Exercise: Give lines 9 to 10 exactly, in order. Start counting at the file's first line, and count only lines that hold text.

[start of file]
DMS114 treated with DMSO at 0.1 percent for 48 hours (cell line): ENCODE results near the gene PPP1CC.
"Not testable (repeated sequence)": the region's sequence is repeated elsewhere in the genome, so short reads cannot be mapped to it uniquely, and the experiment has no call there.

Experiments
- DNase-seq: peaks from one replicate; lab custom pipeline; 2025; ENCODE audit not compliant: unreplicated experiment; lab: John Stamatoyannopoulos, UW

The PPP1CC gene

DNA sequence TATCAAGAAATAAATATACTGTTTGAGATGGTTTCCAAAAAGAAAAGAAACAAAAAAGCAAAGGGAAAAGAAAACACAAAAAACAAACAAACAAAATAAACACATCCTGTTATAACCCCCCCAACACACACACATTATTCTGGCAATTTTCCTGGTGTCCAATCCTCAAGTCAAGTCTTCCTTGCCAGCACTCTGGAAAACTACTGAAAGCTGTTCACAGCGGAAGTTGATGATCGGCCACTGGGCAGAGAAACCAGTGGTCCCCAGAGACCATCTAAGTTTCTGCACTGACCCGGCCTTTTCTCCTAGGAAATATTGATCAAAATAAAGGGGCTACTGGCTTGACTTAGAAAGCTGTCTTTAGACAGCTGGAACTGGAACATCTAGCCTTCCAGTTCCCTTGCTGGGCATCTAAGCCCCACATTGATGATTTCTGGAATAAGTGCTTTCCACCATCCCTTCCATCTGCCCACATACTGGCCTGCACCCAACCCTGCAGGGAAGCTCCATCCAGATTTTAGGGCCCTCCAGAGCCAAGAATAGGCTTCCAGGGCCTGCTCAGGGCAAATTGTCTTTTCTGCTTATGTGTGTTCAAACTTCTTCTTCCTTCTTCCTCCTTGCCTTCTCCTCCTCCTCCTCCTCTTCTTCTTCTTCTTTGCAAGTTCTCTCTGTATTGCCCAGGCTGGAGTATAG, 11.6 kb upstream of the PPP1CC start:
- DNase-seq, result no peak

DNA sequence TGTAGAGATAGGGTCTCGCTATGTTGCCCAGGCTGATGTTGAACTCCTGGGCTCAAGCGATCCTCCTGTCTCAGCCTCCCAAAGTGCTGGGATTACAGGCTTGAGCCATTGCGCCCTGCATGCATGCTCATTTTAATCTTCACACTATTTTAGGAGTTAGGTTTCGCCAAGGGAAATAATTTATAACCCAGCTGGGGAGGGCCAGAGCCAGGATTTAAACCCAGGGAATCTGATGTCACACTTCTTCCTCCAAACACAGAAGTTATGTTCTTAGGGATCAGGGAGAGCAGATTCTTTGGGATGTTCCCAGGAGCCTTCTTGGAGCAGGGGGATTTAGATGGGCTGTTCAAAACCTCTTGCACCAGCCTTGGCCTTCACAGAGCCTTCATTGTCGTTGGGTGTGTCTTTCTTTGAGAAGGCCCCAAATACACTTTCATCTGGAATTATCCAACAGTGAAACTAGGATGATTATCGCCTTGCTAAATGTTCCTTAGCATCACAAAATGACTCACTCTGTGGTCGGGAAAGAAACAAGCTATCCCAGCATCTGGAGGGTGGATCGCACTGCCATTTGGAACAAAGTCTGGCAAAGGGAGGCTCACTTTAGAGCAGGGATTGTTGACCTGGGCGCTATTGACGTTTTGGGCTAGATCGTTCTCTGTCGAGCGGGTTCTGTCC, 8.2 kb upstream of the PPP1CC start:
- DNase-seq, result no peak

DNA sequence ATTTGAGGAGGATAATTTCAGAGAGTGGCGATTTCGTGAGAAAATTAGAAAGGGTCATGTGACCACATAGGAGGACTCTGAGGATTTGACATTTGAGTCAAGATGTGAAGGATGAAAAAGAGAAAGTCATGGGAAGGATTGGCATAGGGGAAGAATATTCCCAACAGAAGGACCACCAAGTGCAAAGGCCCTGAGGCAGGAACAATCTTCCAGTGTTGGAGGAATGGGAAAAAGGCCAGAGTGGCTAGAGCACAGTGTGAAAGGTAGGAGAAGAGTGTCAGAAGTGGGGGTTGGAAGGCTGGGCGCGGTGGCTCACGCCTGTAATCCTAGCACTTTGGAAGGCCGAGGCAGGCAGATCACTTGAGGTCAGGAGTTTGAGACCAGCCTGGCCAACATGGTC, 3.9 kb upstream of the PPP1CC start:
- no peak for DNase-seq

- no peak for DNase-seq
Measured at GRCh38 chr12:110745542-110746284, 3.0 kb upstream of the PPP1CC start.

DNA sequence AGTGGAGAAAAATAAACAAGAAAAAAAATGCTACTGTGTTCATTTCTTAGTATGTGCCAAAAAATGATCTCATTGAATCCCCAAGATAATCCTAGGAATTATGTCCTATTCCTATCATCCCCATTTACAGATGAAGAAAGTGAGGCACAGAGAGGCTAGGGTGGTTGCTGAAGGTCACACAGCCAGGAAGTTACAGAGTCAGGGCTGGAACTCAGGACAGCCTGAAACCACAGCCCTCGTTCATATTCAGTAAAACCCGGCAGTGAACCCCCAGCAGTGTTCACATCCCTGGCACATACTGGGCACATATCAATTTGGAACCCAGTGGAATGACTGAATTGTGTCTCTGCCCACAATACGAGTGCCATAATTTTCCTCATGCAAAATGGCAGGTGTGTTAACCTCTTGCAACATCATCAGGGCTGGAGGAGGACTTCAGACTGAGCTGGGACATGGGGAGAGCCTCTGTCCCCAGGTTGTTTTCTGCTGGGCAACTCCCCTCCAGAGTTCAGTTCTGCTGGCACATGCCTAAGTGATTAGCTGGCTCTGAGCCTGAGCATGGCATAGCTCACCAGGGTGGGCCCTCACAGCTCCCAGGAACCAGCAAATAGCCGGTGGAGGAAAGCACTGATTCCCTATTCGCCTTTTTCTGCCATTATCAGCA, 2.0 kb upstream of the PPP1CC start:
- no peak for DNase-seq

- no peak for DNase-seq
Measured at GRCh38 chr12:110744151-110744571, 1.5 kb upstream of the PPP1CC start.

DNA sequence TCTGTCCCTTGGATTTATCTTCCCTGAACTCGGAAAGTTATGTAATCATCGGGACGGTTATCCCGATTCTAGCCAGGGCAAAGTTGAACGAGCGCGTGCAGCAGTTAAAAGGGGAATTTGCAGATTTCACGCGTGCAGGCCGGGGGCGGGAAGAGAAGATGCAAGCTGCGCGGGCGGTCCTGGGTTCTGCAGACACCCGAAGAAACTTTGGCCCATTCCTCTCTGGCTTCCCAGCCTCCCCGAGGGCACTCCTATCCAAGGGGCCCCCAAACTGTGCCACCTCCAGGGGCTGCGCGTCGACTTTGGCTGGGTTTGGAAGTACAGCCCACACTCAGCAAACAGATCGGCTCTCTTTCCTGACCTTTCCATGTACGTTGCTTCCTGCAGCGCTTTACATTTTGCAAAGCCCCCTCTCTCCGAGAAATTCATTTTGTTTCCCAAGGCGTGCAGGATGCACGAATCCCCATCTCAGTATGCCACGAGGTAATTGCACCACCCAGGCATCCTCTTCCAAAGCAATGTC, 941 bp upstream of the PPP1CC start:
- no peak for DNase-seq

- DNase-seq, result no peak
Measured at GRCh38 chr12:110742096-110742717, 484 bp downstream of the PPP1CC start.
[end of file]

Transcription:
- DNase-seq, result no peak

DNA sequence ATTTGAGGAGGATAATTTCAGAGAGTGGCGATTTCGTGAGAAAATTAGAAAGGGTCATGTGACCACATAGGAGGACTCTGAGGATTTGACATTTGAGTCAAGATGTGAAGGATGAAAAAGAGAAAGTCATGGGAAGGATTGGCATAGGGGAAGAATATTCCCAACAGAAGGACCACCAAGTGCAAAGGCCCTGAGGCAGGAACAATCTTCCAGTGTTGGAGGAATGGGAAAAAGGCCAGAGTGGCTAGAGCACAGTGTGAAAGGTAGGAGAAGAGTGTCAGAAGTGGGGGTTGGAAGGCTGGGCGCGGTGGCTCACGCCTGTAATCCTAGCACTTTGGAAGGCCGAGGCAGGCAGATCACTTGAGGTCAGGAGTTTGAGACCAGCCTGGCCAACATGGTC, 3.9 kb upstream of the PPP1CC start: